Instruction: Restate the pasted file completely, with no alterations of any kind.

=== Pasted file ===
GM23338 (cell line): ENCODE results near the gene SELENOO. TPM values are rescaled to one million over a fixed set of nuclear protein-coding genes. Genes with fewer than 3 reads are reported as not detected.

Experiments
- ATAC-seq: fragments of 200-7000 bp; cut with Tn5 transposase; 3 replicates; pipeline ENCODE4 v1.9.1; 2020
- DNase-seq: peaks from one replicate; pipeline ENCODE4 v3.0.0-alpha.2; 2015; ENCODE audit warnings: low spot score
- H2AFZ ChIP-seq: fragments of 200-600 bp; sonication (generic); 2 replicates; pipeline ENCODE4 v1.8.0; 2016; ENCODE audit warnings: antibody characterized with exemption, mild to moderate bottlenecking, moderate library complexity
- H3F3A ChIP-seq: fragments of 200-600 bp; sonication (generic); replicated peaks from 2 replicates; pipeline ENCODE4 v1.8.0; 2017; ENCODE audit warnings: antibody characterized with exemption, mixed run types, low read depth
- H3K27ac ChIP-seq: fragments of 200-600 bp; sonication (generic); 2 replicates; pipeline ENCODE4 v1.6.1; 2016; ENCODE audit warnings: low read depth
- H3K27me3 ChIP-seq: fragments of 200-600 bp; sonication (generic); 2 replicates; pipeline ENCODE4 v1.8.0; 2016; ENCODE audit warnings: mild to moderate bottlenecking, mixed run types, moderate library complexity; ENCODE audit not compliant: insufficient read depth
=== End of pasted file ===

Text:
GM23338 (cell line): ENCODE results near the gene SELENOO. TPM values are rescaled to one million over a fixed set of nuclear protein-coding genes. Genes with fewer than 3 reads are reported as not detected.

Experiments
- ATAC-seq: fragments of 200-7000 bp; cut with Tn5 transposase; 3 replicates; pipeline ENCODE4 v1.9.1; 2020
- DNase-seq: peaks from one replicate; pipeline ENCODE4 v3.0.0-alpha.2; 2015; ENCODE audit warnings: low spot score
- H2AFZ ChIP-seq: fragments of 200-600 bp; sonication (generic); 2 replicates; pipeline ENCODE4 v1.8.0; 2016; ENCODE audit warnings: antibody characterized with exemption, mild to moderate bottlenecking, moderate library complexity
- H3F3A ChIP-seq: fragments of 200-600 bp; sonication (generic); replicated peaks from 2 replicates; pipeline ENCODE4 v1.8.0; 2017; ENCODE audit warnings: antibody characterized with exemption, mixed run types, low read depth
- H3K27ac ChIP-seq: fragments of 200-600 bp; sonication (generic); 2 replicates; pipeline ENCODE4 v1.6.1; 2016; ENCODE audit warnings: low read depth
- H3K27me3 ChIP-seq: fragments of 200-600 bp; sonication (generic); 2 replicates; pipeline ENCODE4 v1.8.0; 2016; ENCODE audit warnings: mild to moderate bottlenecking, mixed run types, moderate library complexity; ENCODE audit not compliant: insufficient read depth